Knowing everything isn't the route to growth
Most companies have difficulties working with most universities. Attitudes need to change
I always wanted to be a scientist. The idea of understanding how things work was hypnotic. What I learned as I progressed through my education was that the application of that understanding was even more attractive, and so I chose a career in industry. But applying knowledge is a different activity to gaining it.
When you are trying to understand things, you are (effectively) in competition with other scientists working in the same area all over the globe. Your success is judged by being able to explain the understanding you have worked to achieve, and predict things that haven’t yet happened. It depends on being recognised by other academics.
Once you cross to industry, you have to focus on challenges and how you apply understanding to address them. Rarely do those challenges get solved in one step, but rather they require lots of different bits of “science” to be applied in concert. This means that, rather than competing with other people, you are collaborating – to share your individual understanding and produce an integrated solution.
I was fortunate in that I graduated in the days when large business had what were known as “corporate laboratories”. These were places where a reasonable percentage of the companies surplus was spent trying to evaluate the understanding that was being developed in universities around the world and match it to the challenges that the company thought it could profitably address.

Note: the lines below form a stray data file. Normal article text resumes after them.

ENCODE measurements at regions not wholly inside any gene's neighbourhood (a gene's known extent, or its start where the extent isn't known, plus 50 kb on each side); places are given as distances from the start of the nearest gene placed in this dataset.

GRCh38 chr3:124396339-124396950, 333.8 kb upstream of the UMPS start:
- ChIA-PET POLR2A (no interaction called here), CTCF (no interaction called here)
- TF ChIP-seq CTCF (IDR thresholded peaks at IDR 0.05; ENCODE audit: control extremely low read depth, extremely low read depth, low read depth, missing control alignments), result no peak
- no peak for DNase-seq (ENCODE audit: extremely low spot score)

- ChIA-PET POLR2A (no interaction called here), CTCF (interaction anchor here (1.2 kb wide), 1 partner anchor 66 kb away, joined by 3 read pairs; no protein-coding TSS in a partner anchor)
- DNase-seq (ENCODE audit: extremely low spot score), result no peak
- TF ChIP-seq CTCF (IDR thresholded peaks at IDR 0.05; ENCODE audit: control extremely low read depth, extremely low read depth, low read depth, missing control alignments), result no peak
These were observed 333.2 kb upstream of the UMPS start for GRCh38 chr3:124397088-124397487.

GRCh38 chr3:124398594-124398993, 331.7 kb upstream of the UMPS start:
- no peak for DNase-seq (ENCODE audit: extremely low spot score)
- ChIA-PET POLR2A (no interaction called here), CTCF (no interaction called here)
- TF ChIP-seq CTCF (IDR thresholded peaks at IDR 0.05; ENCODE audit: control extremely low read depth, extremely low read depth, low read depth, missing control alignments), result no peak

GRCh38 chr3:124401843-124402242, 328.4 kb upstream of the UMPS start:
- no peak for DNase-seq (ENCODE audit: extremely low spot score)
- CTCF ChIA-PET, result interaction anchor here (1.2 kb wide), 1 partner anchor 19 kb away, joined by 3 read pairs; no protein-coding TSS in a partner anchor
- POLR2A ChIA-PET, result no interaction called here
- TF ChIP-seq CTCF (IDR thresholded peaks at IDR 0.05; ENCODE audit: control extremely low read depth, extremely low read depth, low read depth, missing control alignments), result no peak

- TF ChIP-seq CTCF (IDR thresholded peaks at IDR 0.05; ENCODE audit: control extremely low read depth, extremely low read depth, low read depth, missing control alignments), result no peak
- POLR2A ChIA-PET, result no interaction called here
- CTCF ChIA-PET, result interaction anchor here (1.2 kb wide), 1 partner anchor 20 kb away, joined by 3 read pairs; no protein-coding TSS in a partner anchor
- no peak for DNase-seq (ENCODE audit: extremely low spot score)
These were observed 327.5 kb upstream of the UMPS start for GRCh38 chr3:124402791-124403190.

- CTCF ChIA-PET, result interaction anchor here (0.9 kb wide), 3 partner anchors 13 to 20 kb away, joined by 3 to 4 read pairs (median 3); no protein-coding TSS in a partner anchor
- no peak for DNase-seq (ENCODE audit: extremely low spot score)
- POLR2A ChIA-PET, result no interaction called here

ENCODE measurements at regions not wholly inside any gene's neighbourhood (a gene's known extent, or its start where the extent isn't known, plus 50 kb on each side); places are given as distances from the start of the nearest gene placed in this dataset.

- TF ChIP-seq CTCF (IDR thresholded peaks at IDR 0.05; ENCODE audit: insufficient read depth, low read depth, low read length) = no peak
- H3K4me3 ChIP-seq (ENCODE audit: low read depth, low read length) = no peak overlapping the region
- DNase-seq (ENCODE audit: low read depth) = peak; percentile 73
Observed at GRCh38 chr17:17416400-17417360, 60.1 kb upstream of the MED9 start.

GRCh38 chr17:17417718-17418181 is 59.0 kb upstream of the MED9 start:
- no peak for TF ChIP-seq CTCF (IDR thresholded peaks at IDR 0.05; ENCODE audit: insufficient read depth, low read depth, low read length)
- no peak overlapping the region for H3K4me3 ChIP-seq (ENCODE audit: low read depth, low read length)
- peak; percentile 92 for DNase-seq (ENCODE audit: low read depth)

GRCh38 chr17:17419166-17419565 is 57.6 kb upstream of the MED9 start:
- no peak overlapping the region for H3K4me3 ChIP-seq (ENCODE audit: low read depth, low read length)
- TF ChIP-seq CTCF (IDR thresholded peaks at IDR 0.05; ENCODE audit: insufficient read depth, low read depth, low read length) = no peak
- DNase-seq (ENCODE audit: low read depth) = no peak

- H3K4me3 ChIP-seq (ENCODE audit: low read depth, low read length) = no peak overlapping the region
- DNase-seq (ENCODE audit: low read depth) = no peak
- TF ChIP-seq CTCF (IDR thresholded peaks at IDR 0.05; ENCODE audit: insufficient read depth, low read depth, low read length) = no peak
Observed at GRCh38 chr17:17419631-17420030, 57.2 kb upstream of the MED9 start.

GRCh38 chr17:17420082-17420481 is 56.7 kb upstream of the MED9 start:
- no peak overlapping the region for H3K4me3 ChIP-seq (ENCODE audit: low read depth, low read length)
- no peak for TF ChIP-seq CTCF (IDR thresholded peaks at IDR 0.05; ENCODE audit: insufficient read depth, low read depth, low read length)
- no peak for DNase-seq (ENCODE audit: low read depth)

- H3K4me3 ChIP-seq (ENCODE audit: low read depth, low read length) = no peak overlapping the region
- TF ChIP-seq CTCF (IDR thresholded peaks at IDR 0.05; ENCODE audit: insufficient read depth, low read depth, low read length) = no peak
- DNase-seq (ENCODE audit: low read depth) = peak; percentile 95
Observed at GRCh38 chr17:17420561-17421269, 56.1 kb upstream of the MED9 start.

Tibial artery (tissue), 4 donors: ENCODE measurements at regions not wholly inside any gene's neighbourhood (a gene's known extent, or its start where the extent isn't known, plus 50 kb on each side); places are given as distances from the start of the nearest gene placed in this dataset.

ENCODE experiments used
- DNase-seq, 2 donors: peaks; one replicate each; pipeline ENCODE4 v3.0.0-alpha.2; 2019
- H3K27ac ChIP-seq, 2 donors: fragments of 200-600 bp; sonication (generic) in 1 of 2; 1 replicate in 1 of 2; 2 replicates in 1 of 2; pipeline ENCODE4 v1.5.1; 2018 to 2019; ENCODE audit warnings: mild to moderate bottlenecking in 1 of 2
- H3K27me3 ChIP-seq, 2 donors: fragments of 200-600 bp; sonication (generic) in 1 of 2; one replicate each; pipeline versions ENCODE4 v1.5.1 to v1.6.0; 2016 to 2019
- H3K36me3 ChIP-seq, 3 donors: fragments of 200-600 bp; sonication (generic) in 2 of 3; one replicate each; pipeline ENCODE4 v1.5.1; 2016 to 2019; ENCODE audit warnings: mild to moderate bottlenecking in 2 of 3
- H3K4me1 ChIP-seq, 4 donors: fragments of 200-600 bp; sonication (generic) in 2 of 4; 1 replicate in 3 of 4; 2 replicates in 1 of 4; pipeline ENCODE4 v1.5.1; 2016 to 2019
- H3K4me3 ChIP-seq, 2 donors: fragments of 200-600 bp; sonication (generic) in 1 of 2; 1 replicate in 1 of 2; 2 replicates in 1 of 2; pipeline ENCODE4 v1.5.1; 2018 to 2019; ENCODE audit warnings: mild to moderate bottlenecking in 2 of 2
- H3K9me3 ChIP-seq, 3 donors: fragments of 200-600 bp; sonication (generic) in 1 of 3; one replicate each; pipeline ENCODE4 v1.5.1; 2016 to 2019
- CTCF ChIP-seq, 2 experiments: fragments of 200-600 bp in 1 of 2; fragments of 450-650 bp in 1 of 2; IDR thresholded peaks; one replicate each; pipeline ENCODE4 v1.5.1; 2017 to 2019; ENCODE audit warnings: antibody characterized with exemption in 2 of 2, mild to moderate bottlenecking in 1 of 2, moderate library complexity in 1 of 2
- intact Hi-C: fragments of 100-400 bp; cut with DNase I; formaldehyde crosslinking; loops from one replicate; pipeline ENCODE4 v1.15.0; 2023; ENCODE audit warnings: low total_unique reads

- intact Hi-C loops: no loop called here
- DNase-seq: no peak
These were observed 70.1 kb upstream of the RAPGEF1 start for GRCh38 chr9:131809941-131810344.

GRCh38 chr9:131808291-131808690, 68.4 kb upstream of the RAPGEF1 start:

It was highly interactive with universities and many of my friends and colleagues from this time are academics. We spent many hours discussing what could be done and how to do it, and devised joint programmes to extend their understanding to cover off the unanswered questions that stood in the way of innovative products and services.
Over the last 30 or so years, most large companies have closed their corporate laboratories and focussed on short-term application of knowledge they could acquire “cost effectively”.
Sadly, most universities have adopted a path where they patent the understanding they have developed and spin out companies with the intention of exploiting that knowledge for their own profit. I see no evidence that this has contributed meaningfully to the economic growth of the UK.
On the other hand, some universities changed the way they operated to build multi-disciplinary departments, so that teams could address the challenges facing industry and build the package of understanding needed to set in train the development of new products and services.
My tour of duty as a government apparatchik taught me that most companies have difficulty working with most universities. If the university tries to “sell” what it already has and charge for it rather than asking what the problem is before addresses the challenges in an integrated manner, it will lose. If it tries to get a three-year commitment to a graduate project, when the company has six months to solve the challenge, it will lose.
Unless it starts with the problem the company thinks it is facing, helps them realise what understanding they need and then works with them (and others) to acquire and implement that knowledge, then being world class has no meaning.
Large global corporations can go anywhere in the world for understanding – and they often do – though some still invest in UK universities for the output of people that will form their future workforce. But it is today's smaller businesses that might evolve to be the large companies of the future that need UK universities to find a new and better way to support their growth, or knowing everything, but not its value, will be hollow.